When it comes to rain, it's not good to want a thing too much
One of my favorite novels to teach is John Steinbeck’s The Pearl. I love his use of landscape, the very human ways the main character Kino and his young wife Juana face ills that befall them, and truths about human nature the author unfolds in quotes that spill from memory at odd times. One of those instances occurred recently.
Ever since we moved to Logan, I’ve looked forward to planting a garden behind our shed. A neighbor used his tractor to till well-rested soil to crumbly powder that sifted through my fingers like sand through an hourglass. After gardening on a rocky hilltop for almost two decades, I was giddy thinking about tucking seed potatoes and onion slips into fertile earth.
While some folks use an almanac to tell them the best time to plant, the weather channel’s rain predictions guide me. There’s nothing like a heaven-sent soaking to get seeds off to good start. Based on the report, it looked like Mother Nature would aid me by christening my new seed plot.
According to the internet, I could expect a 90% chance for moisture. That offered good odds even in these dry times, so I cut up seed potatoes, prepared onion slips and bulbs, and organized packets of early season seeds. The whole time I loaded my garden cart with supplies, words rattled inside my head like seeds in a dry gourd—“It is not good to want a thing too much. It sometimes drives the luck away . . . .”
Those syllables haunted me because I couldn’t remember where I’d heard or read them. In my imagination, I saw an Indian woman saying them, so I started a mental inventory of books, movies, and TV shows I’d read or seen, hoping to come up with a source. Finally, I recalled John Steinbeck penned them decades ago when he wrote the parable of a young man and his pearl of great value.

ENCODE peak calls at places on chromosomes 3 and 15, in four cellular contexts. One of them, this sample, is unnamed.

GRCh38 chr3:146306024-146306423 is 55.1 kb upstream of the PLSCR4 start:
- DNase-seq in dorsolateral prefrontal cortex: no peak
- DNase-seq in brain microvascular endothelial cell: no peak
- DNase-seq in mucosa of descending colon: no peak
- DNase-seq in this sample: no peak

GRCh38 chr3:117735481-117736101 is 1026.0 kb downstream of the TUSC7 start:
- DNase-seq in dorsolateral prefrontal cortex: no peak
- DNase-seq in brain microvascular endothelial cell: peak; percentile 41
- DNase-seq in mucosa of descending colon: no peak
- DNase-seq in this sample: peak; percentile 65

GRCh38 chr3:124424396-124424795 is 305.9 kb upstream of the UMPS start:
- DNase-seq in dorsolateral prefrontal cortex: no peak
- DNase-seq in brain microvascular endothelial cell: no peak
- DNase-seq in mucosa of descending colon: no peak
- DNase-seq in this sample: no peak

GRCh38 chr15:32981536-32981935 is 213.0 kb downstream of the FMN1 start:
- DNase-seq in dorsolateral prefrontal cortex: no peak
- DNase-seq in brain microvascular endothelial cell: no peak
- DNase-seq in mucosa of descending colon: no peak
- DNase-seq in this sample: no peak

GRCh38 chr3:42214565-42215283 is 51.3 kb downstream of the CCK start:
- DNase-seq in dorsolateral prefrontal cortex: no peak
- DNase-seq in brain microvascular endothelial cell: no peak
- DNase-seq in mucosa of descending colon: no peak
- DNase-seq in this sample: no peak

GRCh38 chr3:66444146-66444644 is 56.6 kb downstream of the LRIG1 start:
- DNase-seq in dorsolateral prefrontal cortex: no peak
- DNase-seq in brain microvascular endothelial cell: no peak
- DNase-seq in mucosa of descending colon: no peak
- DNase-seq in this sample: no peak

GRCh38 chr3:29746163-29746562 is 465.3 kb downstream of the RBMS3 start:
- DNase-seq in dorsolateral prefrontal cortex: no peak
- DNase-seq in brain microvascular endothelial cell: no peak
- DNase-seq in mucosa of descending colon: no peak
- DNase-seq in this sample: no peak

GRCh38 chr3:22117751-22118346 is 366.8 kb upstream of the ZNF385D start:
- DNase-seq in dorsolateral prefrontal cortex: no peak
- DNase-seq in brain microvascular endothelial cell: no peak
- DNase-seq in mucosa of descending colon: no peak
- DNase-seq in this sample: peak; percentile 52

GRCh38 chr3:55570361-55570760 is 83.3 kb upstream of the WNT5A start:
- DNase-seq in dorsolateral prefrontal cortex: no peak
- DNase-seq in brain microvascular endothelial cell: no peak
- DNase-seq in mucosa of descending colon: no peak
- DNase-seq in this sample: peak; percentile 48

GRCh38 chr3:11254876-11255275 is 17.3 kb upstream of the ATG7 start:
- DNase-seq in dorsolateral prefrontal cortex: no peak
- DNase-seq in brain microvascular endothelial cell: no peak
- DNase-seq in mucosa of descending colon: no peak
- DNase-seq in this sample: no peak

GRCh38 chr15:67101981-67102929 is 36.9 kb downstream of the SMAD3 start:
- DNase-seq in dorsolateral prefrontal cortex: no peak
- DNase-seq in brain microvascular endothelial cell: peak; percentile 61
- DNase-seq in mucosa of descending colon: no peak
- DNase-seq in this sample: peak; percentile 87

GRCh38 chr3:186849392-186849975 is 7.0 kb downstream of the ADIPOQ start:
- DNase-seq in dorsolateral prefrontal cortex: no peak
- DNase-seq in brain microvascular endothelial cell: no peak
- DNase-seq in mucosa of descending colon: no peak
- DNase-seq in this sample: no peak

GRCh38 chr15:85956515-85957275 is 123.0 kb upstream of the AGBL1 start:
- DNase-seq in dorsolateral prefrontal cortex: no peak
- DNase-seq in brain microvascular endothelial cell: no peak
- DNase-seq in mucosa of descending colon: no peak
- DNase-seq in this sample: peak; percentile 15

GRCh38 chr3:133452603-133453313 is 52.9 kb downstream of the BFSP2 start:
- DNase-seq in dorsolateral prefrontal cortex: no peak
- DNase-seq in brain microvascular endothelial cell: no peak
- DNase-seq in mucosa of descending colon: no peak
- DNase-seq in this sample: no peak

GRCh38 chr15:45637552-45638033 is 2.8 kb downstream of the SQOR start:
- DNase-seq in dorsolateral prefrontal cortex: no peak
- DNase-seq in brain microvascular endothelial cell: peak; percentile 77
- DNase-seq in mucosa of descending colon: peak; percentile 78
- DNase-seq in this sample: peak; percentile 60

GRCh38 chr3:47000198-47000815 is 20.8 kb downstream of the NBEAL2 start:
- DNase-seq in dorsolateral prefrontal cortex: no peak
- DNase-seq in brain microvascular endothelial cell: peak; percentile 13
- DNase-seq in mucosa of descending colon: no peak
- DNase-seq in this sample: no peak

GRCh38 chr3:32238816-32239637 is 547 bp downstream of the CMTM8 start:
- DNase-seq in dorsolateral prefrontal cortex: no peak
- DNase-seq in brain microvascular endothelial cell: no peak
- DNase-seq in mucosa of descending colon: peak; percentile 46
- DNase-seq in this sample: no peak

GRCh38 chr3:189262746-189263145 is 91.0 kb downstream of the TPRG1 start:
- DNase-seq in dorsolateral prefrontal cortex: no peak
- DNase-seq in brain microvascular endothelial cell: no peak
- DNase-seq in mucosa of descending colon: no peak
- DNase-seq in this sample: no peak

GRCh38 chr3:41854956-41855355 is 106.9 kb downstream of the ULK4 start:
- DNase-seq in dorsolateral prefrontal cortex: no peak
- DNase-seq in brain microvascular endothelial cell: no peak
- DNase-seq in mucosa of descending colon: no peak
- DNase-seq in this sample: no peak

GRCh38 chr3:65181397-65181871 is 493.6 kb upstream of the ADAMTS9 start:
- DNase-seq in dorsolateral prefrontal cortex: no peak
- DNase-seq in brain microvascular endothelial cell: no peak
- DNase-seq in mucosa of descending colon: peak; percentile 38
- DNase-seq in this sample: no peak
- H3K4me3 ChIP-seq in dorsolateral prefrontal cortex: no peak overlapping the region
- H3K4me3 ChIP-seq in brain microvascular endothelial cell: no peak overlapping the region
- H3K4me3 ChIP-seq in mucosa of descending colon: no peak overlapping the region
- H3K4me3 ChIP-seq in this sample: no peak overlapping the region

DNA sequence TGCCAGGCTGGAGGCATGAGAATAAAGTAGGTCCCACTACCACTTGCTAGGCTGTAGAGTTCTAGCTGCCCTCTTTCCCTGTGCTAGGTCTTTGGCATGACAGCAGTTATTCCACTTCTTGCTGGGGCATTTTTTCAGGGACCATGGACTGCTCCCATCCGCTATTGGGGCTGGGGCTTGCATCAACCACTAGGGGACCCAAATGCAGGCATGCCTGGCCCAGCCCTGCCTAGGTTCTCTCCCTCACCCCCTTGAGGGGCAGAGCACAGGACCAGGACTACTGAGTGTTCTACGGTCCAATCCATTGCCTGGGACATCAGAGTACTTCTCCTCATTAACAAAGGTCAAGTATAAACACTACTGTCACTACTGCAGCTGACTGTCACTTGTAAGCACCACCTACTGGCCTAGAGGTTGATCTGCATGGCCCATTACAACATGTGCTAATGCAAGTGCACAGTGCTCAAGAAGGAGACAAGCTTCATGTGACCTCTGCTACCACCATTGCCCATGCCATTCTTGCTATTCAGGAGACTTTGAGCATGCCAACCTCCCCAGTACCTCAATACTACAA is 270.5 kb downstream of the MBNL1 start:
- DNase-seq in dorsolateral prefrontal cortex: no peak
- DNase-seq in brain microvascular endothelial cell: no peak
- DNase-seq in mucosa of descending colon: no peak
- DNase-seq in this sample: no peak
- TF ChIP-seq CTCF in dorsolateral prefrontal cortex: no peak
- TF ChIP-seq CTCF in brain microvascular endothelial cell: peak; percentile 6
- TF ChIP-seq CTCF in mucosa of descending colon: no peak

Straddling rows of freshly planted Yukon gold, Kennebeck, and red Pontiac potatoes, I wished mightily for rain and remembered Steinbeck’s words. Surely, the weatherman was more correct than a long dead author. When I rose from popping onions in fresh-plowed earth, a desire for sprinkles crossed my mind only to have that repeating quote attack.
It made me wonder if a similar superstition drives farmers to understate their dreams for good harvests. I don’t know that I’ve heard an these folks boast about the quality of a crop in the field. Too many factors can drive either production or prices south to make a person with expectations rooted in soil voice hope.
Sunday dawned damp and gray. Perhaps I hadn’t wanted rain too much. Surely I had wished just enough. I turned on my computer to search the weather report. Rain was north and east of us, not over us. We’d had a hint of moisture, but not the real deal.
This experience helped me understand why farmers are cautious. Steinbeck must have learned this restraint growing up the verdant Central Valley. Perhaps words he attributed to a young mother living beside the Sea of Cortez initially emerged from the mouth of a farmer visiting John’s father’s feed and grain store in Salinas.